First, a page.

Staff member
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21,989
Location
Oakville, Ontario
quote:
A lot of racing such as drag racing or auto/x start with a stone cold engine and low oil temps. That 0w looks pretty attractive when you just took an engine with water and oil temps under 50 degrees F and hammered holy H%$L out of it...
That's another reason I like using 0w30. There are many times when I go to the dragstrip and I let my engine cool down for 90min or more between runs, in order to get a better elapsed time.
 
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585
Location
Daytona Beach
OK I understand the W part, what's up with the R? In other words, is this oil designed as a RACING oil? Or is this a marketing ploy currently being tied to NASCR very craftily? The R acing oils of old were of specific design, minimal additive packages, plenty of moly(?), and heavy in grade, usually designed to perform well for about 500 miles. Maybe it's just time for me to forget about the old days!
 
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3,593
Location
Outside smalltown, IL
quote:
Originally posted by Patman:
quote:
A lot of racing such as drag racing or auto/x start with a stone cold engine and low oil temps. That 0w looks pretty attractive when you just took an engine with water and oil temps under 50 degrees F and hammered holy H%$L out of it...
That's another reason I like using 0w30. There are many times when I go to the dragstrip and I let my engine cool down for 90min or more between runs, in order to get a better elapsed time.

I'm with you on this 100%. I pop the hood after each run when autocrossing and try to get as far back in line as I can after every run to maximize the cooling time in between runs. My friends with built up drag cars do the same and keep their electric water pumps and fans running for the same reason.
 
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33,975
Location
Southern NJ
Amsoil advertises their 20w-50 as a racing oil so I'm not really sure of the types of racing oils. It is true that racing oils that Redline makes are different. This R oil is going to be a very strong oil that can go in ANY car as stated by Mobil. It will obviously need the additives required for street cars like most oil. [Smile]
 
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310
Location
Northern California
quote:
Originally posted by ToyotaNSaturn: But why would 0w be used for racing and not straight 30W in this formulation? They're not racing in any cold temperatures where cold starting is an important component.
I belive as one of the above posters thought, the oil because of better basestocks is naturally a 0w-30 without any viscosity modifiers. I can't find the information right now, but Redline used to state their race oil's did not have viscosity modifiers, and even though they were called straight grade, they met multi-grade specs. If you look at the redline site they grade their SAE 50 oil as (15w-50), and 30wt as 10w-30. Cary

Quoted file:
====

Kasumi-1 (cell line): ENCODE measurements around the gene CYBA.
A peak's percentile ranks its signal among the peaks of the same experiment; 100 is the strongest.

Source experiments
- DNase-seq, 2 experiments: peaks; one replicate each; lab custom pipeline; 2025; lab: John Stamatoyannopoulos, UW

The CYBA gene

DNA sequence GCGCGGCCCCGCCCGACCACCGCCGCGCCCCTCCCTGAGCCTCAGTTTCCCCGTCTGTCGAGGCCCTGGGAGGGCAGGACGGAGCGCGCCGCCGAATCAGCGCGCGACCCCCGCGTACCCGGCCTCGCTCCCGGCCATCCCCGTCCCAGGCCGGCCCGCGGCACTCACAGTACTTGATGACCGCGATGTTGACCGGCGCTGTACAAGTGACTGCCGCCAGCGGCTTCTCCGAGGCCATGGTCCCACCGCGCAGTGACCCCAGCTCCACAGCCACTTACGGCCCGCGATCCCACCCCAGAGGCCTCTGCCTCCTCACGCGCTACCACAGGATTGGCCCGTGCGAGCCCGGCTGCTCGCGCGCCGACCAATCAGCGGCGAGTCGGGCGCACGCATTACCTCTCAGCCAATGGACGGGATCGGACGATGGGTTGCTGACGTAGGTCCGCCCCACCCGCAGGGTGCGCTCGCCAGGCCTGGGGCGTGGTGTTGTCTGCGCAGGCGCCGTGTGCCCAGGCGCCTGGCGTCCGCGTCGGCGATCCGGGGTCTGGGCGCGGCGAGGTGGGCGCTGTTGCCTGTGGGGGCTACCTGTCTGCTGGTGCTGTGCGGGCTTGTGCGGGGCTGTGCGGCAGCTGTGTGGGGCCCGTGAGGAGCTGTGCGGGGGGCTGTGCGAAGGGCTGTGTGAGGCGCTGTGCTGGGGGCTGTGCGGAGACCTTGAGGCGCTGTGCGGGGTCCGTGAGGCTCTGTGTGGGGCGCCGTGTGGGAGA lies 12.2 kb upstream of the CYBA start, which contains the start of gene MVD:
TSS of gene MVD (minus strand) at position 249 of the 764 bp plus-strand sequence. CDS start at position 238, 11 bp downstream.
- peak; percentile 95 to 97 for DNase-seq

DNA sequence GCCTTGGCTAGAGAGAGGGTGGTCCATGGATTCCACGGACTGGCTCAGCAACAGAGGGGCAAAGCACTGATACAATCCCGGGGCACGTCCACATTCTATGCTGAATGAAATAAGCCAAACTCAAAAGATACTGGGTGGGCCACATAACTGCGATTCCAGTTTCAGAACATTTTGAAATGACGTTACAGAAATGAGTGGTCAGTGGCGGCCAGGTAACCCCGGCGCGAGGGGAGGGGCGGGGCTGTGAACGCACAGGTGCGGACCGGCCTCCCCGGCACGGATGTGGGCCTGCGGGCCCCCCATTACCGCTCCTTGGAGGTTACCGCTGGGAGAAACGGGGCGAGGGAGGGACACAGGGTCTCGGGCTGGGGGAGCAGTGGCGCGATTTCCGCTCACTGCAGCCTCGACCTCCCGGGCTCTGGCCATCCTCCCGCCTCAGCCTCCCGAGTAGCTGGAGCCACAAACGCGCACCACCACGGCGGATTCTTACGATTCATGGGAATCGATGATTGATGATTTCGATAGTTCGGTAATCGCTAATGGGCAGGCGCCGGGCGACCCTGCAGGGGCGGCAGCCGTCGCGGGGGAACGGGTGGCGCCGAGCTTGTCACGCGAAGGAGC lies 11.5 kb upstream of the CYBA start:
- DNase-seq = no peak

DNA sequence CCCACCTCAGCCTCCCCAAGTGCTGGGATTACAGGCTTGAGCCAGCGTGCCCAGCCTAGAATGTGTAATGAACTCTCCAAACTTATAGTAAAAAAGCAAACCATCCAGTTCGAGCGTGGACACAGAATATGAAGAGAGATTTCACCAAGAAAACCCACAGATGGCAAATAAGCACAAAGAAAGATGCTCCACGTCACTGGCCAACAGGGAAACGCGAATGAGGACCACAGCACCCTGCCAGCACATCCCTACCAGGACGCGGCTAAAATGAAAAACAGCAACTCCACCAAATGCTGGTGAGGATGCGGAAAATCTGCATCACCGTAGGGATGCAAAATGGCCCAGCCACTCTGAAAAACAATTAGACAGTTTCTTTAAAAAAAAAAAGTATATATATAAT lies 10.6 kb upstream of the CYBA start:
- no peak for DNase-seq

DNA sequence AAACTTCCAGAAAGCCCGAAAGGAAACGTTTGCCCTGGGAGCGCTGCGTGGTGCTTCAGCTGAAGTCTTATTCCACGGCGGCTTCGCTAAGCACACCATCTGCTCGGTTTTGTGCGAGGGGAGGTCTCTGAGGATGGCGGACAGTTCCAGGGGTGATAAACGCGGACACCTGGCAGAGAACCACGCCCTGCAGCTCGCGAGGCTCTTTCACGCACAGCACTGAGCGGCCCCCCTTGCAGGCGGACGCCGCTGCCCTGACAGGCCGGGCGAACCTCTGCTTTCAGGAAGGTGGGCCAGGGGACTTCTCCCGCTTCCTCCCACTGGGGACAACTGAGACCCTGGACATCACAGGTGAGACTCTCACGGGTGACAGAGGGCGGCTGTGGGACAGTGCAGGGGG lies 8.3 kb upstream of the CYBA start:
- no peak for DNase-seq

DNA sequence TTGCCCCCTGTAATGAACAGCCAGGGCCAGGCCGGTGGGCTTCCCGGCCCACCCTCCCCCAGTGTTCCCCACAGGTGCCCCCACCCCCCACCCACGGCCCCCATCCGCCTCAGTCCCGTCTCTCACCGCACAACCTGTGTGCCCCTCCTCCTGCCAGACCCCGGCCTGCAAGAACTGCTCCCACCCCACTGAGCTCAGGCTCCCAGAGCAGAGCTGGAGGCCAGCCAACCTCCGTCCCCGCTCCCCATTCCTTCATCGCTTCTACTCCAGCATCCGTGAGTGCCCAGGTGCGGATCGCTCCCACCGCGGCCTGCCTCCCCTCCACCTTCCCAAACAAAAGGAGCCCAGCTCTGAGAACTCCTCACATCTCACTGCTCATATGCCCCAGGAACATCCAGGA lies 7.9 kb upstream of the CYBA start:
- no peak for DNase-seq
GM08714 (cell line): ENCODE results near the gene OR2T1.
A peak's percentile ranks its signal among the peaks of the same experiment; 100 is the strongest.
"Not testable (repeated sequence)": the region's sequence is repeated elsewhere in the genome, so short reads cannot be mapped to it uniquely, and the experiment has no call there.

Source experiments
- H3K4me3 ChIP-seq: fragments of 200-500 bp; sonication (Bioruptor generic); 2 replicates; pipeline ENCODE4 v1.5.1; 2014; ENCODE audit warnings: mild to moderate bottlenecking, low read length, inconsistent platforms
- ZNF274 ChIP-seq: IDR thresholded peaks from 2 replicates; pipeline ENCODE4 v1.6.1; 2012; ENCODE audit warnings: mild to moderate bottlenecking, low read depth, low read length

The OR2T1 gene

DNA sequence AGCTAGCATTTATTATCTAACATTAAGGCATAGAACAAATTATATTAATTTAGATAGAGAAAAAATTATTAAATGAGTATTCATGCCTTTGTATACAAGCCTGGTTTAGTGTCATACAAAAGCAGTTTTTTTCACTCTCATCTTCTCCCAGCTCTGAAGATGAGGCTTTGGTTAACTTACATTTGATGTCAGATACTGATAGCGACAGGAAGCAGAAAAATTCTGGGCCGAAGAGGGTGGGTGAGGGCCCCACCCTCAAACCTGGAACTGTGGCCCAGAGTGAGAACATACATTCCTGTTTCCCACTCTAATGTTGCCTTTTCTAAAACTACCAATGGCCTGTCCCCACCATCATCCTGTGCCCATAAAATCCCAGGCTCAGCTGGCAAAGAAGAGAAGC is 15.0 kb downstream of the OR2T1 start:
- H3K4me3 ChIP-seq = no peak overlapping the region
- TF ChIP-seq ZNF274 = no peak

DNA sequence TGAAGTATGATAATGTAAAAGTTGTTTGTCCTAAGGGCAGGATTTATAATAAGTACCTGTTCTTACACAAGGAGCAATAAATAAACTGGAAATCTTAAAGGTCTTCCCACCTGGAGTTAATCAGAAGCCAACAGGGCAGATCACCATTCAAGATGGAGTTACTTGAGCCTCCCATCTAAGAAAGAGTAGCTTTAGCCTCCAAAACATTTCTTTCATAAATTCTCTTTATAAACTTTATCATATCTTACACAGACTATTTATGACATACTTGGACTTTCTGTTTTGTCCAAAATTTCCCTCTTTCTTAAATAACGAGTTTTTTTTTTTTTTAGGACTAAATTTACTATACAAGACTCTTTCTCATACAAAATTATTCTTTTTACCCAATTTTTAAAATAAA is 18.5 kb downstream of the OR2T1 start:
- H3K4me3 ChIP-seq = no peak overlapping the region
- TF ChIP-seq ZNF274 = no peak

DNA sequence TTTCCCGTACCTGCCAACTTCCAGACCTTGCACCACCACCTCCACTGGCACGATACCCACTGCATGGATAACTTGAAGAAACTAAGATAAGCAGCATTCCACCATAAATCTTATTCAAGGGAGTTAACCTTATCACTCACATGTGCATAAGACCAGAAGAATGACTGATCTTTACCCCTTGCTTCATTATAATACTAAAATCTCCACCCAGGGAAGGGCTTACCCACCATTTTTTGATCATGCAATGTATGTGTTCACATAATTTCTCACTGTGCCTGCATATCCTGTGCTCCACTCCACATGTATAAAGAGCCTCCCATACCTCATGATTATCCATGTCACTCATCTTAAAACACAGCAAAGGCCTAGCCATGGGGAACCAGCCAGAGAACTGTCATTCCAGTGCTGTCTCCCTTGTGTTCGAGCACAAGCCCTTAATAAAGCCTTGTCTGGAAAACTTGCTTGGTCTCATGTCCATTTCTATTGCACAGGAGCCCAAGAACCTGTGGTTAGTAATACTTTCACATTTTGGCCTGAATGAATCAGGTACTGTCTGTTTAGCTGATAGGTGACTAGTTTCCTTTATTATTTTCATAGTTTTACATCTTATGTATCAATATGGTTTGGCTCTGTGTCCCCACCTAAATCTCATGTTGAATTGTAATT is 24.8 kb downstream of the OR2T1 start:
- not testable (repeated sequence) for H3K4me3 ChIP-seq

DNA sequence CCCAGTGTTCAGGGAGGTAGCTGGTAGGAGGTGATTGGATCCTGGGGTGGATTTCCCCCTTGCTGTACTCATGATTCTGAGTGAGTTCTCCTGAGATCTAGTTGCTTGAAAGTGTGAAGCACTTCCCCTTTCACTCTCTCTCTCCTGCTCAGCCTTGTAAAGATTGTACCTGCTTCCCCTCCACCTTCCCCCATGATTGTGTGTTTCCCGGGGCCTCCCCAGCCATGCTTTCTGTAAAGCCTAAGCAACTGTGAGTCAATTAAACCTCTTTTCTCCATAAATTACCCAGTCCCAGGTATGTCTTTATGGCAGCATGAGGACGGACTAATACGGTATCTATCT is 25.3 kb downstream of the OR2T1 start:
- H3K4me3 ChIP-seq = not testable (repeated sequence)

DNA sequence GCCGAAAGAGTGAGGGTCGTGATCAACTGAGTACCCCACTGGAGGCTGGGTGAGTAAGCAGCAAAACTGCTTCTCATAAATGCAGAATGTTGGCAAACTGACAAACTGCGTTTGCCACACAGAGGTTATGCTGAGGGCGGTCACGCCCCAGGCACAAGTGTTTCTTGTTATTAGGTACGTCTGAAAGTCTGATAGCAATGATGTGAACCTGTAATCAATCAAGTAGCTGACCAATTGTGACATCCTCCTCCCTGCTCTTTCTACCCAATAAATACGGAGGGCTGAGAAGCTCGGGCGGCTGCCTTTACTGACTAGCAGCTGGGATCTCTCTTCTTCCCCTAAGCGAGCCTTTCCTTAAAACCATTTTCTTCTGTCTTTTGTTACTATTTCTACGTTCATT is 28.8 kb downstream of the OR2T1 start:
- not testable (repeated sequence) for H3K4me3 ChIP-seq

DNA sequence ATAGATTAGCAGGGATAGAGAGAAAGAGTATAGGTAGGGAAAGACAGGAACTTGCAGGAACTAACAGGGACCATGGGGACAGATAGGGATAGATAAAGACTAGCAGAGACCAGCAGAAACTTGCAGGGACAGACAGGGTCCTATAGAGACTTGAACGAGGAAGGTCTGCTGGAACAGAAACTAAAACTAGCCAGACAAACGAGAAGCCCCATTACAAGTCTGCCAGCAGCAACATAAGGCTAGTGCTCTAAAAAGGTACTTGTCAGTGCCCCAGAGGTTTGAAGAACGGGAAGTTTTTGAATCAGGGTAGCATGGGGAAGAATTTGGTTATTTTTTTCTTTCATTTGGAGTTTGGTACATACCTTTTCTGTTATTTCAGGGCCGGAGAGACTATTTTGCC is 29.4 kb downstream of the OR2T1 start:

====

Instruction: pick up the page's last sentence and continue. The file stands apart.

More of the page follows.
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43,651
Location
'Stralia
It's funny, and certainly not comparing apples with apples, but Grumpy Jenkins in his book refers to turning OFF the electric water pumps for his last "do or die" "banzai" run at the dragstrip.
 
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5,785
Location
Dixie
Isn't Rusty Wallace the guy with that huge Mobil 1 decal on his car and the smaller decals all over his jumpsuit??? "Not that there's anything wrong with that ..." [Roll Eyes] Most non-professional racers use 15w-50 or 20w-50 synthetics and not 0w-30, since they don't get a new motor delivered every week from their personal engine builder .... Tooslick [ December 04, 2003, 06:53 AM: Message edited by: TooSlick ]
 
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835
Location
Ohio
quote:
Originally posted by Cary: We should probably also distinguish between types of racing. Drag racing involves short runs, where power is essential. Road racing can run between 20 minute sessions and 24 hour endurance races. In the Road race enviroment, oil temps will be higher and heavier oils will be required. Cary
Very true. It has always been that race teams use the lightest oil possible for the application. For long endurance races such as LeMans, a heavier oil is almost always used, since extracting every last iota of hp is not as important as being able to finish the race. I'm not 100% convinced that a 0w30 or 0w40 can be made without any VI improvers. I'd like to see some proof of that. Here's what Redline says about their racing oils: SAE 30 (10W30) - suitable in well balanced racing engines for sustained high-speed use where low internal friction is desired. SAE 40 (15W40) - for use where temperatures may be high and when a wide range in RPMs and speeds will be encountered. SAE 50 (15W50) - for use where extremely high temperatures may be encountered and when engine durability is the primary concern. And finally this: Even though Red Line Race Oils are straight grades, their low-temperature properties make them exceptional multigrades.
 
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3,593
Location
Outside smalltown, IL
quote:
Originally posted by Shannow: It's funny, and certainly not comparing apples with apples, but Grumpy Jenkins in his book refers to turning OFF the electric water pumps for his last "do or die" "banzai" run at the dragstrip.
I imagine he was talking about during the run, but who knows. Jenkins was an interesting guy. Very successful, and with some noncinventional ideas about things. It seemed like he painted everything on his cars white. Engine, exhaust headers, everything. I think I remember him saying he wanted to keep the heat in, not dissipate it... [Confused]